“The book was discovered this fall by librarians at a public library in St.-Omer, near Calais, who were sifting through its collections for an exhibition on English-language literature. The title page and other introductory material were torn off.”
“Though there are signs of life in the independent-bookseller business — consider the success of McNally-Jackson — few secondhand-book stores are left in Manhattan. Only two survive in midtown, and the necrology is long. Skyline on West 18th Street, New York Bound Bookshop in Rockefeller Center, the Gotham Book Mart on West 47th — closed. Academy Books is now Academy Records & CDs. So, then: Why is there still a Strand Book Store?”
“Right now, we need writers who know the difference between production of a market commodity and the practice of an art. … Yet I see sales departments given control over editorial. … And I see a lot of us, the producers, who write the books and make the books, accepting this – letting commodity profiteers sell us like deodorant, and tell us what to publish, what to write.”
“The largest of them were only three-quarters of an inch thick—thin enough to fit in the pocket of a soldier’s pants. Soldiers read them on transport ships, in camps and in foxholes. Wounded and waiting for medics, men turned to them on Omaha Beach, propped against the base of the cliffs. Others were buried with a book tucked in a pocket.”
Haruki Murakami: “In the face of the dark, violent and cynical reality in which we live, this might seem at times like a powerless and fleeting hope. But the power that each individual has to imagine is found precisely in this: in the quiet yet sustained effort to keep on singing, to keep on telling stories, without losing heart.”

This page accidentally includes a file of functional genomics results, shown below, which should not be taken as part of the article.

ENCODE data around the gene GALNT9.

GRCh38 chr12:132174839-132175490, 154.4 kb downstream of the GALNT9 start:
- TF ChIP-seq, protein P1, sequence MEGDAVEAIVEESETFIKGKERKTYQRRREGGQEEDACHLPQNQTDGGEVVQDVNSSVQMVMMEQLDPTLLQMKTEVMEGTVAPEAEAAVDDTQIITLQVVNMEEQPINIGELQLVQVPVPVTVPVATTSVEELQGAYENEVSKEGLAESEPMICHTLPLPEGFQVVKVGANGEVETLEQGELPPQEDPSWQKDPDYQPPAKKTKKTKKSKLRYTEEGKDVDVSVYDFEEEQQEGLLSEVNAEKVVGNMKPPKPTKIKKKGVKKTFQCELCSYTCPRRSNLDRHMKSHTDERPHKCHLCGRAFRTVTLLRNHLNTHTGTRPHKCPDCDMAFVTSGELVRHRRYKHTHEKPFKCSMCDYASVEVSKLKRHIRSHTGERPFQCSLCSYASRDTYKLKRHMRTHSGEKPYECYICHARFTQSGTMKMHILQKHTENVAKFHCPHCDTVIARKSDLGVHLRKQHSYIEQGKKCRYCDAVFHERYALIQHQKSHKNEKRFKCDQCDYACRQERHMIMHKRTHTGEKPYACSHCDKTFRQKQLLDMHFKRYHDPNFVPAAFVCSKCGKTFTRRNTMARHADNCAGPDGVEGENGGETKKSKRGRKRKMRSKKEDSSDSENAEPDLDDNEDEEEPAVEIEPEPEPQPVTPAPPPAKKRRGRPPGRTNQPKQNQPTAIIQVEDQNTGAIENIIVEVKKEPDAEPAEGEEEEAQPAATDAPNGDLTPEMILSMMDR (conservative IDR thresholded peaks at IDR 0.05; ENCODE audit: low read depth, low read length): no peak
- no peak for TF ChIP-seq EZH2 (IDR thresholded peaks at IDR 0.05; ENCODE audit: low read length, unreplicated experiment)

“Kindle did launch a public notes feature in 2011, which allows people to make their notes and highlights available to others, but some still worry digital marginalia won’t be preserved as technology advances, leaving future historians without the kind of marginalia penned by people like Mark Twain, Abraham Lincoln, Jane Austen, and other historical figures. Others wonder whether there’s a point in trying to preserve marginalia at all.”
“Former Marine Phil Klay took home the [award] for fiction, winning the prize for his debut short story collection Redeployment. … Journalist Evan Osnos won the National [award] in nonfiction for his impressively subtitled book, Age of Ambition: Chasing Fortune, Truth, and Faith in the New China.” Louise Gluck’s Faithful and Virtuous Night took the prize for poetry.
“Ah, genre. A word only a Frenchman could love. Well, you ask how I decide which genre to write in, and I have to answer, mostly I don’t. My mind doesn’t work that way. … I didn’t follow the sf rules and conventions unless I felt like it; essentially I went on writing what I wanted to write, and they could call it what they liked.”
The world’s best-selling author, who gave out $1 million in grants to independent bookstores this year, strongly believes that the practice of reading for enjoyment is in danger in the U.S., especially among the young. In a Q&A, he talks about how he’s trying to help turn that tide, and what Jeff Bezos could do for the cause.
Linguistic family trees; languages maps of China, India, and Ukraine; how well various EU nationals can converse in English; the most common second language in each U.S. state; a graphic timeline of the history of the English language; a graph charting the rise and fall of the semicolon … a treasure trove for language and graphics geeks.
Plenty of scientific linguists have debunked the sillier rules espoused by language pedants – those proscribing split infinitives, ending a sentence on a preposition, and so on. But Steven Pinker wants to go beyond that, “to offer guidance, based in evidence from actual use of language, for how people can improve their prose without recycling these superstitions”.